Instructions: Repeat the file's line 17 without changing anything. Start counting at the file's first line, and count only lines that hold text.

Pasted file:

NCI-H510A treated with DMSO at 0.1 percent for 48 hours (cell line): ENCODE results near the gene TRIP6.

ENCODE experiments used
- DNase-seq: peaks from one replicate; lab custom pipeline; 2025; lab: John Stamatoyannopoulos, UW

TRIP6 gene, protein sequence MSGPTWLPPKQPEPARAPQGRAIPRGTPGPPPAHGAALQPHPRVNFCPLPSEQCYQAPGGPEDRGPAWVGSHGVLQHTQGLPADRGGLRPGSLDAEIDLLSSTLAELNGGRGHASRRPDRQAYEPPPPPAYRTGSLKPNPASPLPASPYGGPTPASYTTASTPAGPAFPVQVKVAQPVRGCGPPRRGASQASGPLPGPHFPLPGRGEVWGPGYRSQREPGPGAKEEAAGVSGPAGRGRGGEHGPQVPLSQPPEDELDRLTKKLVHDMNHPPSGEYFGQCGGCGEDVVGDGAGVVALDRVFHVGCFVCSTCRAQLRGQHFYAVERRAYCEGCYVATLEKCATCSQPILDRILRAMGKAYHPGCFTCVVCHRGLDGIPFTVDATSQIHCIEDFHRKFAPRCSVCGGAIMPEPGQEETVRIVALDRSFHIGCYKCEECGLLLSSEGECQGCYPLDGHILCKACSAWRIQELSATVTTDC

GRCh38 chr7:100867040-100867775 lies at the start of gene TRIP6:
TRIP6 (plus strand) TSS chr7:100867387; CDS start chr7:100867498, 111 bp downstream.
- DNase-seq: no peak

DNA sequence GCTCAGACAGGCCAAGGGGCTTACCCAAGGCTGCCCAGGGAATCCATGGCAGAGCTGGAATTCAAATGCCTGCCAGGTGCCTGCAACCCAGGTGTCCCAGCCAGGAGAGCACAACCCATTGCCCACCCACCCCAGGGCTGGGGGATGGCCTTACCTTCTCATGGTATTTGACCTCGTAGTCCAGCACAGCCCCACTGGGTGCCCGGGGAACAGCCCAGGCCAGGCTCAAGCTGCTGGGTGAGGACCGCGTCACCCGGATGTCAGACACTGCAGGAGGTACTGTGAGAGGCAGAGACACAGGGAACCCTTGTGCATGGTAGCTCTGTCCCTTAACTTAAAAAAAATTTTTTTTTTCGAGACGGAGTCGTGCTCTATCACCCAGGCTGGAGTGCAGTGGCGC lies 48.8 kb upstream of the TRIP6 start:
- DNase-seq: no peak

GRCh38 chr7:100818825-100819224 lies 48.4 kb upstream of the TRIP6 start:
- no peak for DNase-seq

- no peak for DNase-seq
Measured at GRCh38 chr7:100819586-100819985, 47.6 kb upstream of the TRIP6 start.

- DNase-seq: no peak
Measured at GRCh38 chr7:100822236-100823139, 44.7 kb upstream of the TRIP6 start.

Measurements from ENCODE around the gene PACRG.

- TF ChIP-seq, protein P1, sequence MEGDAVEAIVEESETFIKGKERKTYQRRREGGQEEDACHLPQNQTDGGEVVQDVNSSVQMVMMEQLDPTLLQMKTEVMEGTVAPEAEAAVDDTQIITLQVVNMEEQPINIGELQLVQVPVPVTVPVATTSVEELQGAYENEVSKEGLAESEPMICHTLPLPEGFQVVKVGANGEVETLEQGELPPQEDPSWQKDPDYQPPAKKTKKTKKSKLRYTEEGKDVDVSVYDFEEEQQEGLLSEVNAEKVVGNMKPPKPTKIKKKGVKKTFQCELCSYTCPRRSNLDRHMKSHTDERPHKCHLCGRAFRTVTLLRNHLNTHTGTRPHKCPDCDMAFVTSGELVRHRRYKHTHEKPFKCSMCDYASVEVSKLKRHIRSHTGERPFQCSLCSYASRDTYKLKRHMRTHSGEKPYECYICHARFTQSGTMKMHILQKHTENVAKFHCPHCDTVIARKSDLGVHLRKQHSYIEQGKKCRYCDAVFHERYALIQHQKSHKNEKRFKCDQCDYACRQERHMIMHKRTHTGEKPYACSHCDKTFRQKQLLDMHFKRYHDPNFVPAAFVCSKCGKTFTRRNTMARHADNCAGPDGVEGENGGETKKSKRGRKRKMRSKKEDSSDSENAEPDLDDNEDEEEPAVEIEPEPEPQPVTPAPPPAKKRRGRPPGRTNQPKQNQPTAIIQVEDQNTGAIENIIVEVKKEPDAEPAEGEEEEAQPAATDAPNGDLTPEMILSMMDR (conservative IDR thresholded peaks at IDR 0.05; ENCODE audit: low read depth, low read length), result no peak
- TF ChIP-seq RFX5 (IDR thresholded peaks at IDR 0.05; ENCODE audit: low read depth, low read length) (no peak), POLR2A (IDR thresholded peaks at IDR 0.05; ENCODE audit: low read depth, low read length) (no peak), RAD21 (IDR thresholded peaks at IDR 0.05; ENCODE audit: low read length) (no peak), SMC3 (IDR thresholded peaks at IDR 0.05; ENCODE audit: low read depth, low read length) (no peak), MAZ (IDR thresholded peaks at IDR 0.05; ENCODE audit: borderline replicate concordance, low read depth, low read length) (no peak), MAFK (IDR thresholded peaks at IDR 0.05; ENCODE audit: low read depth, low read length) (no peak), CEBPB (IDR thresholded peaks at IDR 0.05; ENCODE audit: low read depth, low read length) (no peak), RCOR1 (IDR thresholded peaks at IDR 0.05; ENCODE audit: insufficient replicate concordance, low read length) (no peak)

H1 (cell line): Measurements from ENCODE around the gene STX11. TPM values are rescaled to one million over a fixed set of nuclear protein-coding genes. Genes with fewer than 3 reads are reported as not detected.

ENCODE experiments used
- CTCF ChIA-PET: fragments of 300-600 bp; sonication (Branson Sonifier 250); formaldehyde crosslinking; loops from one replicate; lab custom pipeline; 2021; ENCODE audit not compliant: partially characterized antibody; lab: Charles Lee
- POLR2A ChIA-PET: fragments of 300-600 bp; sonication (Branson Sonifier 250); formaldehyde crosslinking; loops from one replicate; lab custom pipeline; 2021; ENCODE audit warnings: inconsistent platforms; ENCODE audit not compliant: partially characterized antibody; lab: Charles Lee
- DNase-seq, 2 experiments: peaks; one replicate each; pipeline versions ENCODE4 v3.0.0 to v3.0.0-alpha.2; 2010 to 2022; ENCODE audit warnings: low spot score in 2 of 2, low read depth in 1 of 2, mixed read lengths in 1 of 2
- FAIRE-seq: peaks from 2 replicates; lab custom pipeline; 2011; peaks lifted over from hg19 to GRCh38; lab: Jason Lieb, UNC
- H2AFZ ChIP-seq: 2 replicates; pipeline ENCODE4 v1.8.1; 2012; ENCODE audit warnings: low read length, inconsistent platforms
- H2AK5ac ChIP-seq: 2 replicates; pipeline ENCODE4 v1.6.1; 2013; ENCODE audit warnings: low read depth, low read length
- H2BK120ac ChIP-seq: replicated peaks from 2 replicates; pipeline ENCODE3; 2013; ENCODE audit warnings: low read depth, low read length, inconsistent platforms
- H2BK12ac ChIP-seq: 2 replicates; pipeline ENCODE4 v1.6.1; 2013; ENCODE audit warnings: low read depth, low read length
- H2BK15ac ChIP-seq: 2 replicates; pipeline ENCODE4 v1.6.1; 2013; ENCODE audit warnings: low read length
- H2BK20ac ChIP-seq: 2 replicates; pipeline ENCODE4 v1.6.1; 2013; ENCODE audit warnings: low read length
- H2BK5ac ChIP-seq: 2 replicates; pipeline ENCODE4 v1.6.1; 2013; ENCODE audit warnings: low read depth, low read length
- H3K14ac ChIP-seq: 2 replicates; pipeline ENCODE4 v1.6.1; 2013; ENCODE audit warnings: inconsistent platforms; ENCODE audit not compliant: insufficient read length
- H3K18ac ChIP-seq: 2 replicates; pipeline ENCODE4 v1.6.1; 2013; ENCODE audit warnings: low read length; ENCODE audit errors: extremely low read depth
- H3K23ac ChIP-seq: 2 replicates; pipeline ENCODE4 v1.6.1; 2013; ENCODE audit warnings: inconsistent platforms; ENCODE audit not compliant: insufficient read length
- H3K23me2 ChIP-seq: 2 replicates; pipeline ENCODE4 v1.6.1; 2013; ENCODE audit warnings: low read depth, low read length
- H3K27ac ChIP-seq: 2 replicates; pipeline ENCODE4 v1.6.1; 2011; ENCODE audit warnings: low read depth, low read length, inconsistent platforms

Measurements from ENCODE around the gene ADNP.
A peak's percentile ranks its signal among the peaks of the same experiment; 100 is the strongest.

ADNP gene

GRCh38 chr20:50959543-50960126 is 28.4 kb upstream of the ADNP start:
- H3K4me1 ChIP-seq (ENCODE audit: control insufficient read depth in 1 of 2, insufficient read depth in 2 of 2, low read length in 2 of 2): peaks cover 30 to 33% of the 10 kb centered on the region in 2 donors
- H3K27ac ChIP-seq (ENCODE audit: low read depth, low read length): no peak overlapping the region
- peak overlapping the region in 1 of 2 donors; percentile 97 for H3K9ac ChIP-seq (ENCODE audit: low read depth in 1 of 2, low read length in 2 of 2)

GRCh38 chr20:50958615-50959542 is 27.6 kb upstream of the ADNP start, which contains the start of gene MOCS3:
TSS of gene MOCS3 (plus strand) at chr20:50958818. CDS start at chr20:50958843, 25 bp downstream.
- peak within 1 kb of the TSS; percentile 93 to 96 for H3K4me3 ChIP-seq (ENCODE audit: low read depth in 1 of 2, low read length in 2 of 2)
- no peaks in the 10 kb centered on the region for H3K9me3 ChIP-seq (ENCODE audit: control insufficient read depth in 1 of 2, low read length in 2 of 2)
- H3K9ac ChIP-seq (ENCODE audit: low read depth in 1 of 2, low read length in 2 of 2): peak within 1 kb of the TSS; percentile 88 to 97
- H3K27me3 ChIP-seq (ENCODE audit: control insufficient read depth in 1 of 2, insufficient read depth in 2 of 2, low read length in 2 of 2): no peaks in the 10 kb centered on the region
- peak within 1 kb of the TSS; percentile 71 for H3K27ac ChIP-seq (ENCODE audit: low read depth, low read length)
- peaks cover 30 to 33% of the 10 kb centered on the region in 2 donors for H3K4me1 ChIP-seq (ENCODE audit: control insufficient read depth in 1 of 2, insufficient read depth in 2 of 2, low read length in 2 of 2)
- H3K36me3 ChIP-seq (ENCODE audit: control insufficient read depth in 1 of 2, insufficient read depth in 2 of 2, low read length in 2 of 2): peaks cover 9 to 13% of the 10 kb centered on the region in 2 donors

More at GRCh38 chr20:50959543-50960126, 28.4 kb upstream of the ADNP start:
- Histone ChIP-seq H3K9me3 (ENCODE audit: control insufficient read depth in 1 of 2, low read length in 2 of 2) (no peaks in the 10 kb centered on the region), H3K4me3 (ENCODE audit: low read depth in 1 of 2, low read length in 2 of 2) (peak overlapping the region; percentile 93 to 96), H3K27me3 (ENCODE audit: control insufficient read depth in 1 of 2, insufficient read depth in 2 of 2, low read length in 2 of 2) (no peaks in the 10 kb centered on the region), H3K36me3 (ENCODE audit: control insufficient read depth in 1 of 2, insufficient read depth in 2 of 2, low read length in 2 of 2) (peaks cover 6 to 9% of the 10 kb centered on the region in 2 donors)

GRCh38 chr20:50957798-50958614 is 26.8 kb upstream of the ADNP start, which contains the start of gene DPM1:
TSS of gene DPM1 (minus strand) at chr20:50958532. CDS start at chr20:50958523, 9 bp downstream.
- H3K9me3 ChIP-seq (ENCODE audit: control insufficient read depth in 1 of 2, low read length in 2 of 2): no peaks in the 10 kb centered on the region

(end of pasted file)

- TF ChIP-seq, protein P1, sequence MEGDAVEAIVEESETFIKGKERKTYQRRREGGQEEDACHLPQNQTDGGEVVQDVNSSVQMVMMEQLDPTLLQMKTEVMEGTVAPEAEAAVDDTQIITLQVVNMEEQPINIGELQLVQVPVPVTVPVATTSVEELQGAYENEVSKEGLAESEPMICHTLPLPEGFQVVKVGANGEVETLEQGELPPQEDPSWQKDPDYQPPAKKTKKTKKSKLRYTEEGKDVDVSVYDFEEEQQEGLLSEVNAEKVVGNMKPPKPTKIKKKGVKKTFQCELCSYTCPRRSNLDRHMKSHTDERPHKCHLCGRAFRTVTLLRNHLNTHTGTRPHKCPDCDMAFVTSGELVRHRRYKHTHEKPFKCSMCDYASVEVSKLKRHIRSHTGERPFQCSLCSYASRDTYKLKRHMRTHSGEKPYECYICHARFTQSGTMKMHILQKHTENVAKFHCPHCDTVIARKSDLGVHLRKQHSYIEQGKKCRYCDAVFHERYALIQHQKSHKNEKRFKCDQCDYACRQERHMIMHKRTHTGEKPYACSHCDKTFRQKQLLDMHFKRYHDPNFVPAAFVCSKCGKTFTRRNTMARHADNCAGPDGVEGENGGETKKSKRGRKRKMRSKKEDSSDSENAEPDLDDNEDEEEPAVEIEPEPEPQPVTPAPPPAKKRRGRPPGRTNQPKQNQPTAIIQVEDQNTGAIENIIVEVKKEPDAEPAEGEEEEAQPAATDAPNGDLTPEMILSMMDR (conservative IDR thresholded peaks at IDR 0.05; ENCODE audit: low read depth, low read length), result no peak